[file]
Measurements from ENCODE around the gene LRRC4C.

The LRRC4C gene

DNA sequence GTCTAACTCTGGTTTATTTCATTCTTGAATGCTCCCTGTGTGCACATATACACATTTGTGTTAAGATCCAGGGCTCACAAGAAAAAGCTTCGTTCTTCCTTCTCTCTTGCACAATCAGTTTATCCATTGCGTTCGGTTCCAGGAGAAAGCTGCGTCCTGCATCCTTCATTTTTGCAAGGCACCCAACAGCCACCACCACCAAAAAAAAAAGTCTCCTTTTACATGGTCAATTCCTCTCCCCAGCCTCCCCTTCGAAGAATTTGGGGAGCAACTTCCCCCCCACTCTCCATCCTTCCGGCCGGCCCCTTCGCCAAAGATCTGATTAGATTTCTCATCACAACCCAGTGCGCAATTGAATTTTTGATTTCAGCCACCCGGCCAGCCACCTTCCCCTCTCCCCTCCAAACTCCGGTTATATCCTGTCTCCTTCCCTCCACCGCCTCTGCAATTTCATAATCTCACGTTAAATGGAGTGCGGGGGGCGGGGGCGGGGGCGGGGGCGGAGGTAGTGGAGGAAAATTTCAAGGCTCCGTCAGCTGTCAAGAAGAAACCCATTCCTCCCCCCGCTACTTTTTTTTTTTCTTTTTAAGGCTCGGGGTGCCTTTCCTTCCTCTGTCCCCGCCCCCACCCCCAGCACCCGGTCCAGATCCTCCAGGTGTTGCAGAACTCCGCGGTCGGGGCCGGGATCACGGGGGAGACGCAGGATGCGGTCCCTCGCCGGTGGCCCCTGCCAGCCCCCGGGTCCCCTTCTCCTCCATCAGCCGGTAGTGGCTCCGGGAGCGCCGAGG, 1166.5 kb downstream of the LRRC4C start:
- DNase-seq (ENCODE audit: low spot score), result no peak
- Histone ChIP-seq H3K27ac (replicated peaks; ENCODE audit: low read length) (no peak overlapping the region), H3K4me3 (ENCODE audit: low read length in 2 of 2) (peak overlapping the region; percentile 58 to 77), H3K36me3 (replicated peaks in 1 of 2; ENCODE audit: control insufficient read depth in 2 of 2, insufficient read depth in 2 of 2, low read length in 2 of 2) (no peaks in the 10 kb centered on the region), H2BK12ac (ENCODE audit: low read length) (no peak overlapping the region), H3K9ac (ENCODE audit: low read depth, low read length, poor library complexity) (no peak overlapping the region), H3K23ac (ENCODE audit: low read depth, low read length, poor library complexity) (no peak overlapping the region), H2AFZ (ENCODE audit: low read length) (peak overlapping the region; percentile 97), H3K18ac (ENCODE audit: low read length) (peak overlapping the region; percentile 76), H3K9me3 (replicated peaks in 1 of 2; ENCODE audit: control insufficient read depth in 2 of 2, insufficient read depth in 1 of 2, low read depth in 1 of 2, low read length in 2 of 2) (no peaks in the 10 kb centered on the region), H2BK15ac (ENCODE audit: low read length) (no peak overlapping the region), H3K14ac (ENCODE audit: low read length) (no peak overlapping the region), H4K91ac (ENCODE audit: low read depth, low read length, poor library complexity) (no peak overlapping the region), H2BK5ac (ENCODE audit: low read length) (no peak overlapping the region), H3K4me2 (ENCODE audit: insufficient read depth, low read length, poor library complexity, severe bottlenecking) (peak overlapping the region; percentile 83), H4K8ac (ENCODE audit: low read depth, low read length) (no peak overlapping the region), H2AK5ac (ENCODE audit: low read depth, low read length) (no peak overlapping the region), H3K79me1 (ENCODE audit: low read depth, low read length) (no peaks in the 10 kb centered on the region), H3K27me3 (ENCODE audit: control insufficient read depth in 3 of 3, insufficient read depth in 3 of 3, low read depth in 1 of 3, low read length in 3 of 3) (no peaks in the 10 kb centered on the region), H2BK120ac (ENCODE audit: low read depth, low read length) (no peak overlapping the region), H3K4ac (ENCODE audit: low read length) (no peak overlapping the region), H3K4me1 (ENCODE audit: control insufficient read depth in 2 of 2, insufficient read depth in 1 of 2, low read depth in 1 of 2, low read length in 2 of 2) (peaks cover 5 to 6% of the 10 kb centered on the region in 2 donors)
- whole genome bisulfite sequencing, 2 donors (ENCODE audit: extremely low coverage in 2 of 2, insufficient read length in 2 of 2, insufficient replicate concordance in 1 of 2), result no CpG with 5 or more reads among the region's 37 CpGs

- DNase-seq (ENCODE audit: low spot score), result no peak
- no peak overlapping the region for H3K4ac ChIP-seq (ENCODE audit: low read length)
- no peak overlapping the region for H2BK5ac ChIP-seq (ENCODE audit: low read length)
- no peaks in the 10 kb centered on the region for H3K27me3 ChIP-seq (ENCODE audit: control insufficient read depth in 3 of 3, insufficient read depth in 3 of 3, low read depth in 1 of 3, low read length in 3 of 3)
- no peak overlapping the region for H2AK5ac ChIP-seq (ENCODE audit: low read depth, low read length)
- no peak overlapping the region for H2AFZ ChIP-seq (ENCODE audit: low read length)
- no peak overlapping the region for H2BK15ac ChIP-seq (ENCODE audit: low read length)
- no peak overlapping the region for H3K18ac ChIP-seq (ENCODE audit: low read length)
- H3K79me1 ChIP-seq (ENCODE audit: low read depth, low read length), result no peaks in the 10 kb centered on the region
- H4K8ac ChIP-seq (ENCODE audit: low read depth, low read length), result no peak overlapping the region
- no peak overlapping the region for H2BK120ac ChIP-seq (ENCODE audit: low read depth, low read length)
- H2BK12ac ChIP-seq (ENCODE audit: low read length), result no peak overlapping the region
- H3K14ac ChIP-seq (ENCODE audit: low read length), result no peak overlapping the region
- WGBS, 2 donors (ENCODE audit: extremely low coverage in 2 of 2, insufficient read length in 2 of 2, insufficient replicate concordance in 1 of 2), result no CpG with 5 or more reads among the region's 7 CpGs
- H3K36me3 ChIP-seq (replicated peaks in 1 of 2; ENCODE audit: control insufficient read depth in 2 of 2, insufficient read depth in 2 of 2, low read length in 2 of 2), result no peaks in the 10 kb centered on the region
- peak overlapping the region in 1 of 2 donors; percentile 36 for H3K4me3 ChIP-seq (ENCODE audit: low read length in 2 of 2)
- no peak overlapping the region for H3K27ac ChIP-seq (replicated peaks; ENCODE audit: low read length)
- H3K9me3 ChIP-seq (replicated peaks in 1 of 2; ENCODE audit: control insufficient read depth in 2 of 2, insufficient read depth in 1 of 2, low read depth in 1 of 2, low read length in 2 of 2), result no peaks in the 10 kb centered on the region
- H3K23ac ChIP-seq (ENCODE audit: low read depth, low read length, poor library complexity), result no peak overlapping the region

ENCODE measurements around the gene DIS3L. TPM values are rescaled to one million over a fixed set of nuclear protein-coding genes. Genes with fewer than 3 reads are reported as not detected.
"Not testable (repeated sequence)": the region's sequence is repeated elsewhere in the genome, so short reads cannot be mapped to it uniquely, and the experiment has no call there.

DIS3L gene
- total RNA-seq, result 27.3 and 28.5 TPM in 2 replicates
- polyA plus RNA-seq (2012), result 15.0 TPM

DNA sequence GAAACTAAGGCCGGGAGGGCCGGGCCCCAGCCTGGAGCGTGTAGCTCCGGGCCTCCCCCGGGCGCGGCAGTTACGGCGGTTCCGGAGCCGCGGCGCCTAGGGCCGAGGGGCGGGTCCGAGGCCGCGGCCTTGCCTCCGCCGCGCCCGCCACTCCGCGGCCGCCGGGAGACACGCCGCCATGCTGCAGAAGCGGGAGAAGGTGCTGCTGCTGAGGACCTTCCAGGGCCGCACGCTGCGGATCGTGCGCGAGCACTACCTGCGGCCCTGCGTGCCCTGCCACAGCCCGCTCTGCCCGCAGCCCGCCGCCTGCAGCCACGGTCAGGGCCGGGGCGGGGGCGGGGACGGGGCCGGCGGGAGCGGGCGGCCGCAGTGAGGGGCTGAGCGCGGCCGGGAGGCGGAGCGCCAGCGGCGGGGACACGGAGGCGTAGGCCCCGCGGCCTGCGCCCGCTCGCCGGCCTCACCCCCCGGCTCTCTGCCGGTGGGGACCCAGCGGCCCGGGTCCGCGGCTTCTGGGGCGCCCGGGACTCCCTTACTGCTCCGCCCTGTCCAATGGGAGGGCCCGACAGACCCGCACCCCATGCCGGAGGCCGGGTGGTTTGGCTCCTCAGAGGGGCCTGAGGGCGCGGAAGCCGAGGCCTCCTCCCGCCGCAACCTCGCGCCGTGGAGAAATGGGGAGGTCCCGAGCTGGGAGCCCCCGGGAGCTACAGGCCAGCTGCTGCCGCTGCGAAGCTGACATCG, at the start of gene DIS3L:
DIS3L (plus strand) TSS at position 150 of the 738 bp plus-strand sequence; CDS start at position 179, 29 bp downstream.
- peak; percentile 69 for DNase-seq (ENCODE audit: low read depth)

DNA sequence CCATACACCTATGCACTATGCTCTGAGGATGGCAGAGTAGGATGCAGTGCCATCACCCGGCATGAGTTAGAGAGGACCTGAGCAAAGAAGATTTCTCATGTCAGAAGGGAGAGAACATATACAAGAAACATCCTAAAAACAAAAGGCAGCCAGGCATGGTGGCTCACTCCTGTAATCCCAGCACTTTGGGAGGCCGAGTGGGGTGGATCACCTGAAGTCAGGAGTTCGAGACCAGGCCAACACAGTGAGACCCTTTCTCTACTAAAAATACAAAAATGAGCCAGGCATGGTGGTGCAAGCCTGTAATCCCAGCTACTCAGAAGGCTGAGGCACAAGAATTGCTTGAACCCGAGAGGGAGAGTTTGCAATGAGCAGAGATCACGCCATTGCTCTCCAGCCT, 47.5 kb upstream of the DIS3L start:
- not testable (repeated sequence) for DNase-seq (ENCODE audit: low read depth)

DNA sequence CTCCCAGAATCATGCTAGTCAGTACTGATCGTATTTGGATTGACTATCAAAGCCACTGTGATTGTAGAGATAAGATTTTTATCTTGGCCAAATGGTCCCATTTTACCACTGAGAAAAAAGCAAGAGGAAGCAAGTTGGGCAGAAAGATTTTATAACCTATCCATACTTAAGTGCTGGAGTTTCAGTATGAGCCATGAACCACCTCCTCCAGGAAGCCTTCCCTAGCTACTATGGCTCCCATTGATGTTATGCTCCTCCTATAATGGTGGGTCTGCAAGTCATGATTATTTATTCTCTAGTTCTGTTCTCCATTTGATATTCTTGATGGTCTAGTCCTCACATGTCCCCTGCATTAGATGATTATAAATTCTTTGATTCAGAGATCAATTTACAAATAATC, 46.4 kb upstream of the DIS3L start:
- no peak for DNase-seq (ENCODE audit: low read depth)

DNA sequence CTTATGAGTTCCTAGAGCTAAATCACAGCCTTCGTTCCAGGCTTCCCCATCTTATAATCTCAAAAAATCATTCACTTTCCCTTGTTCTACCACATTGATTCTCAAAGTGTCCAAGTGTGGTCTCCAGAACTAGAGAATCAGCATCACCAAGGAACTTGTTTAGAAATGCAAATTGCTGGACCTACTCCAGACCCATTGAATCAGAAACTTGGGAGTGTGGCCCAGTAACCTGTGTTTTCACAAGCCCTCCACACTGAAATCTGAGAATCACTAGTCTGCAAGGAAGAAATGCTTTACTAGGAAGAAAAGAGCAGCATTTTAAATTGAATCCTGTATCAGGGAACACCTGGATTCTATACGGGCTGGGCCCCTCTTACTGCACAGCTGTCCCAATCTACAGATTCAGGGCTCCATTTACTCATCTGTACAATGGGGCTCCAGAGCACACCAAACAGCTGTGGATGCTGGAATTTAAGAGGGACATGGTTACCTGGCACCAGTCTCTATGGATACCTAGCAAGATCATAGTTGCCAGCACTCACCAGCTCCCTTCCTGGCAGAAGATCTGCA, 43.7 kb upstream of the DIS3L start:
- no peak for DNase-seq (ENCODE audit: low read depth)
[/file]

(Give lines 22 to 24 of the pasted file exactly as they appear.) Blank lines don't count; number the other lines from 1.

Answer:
- peak overlapping the region in 1 of 2 donors; percentile 36 for H3K4me3 ChIP-seq (ENCODE audit: low read length in 2 of 2)
- no peak overlapping the region for H3K27ac ChIP-seq (replicated peaks; ENCODE audit: low read length)
- H3K9me3 ChIP-seq (replicated peaks in 1 of 2; ENCODE audit: control insufficient read depth in 2 of 2, insufficient read depth in 1 of 2, low read depth in 1 of 2, low read length in 2 of 2), result no peaks in the 10 kb centered on the region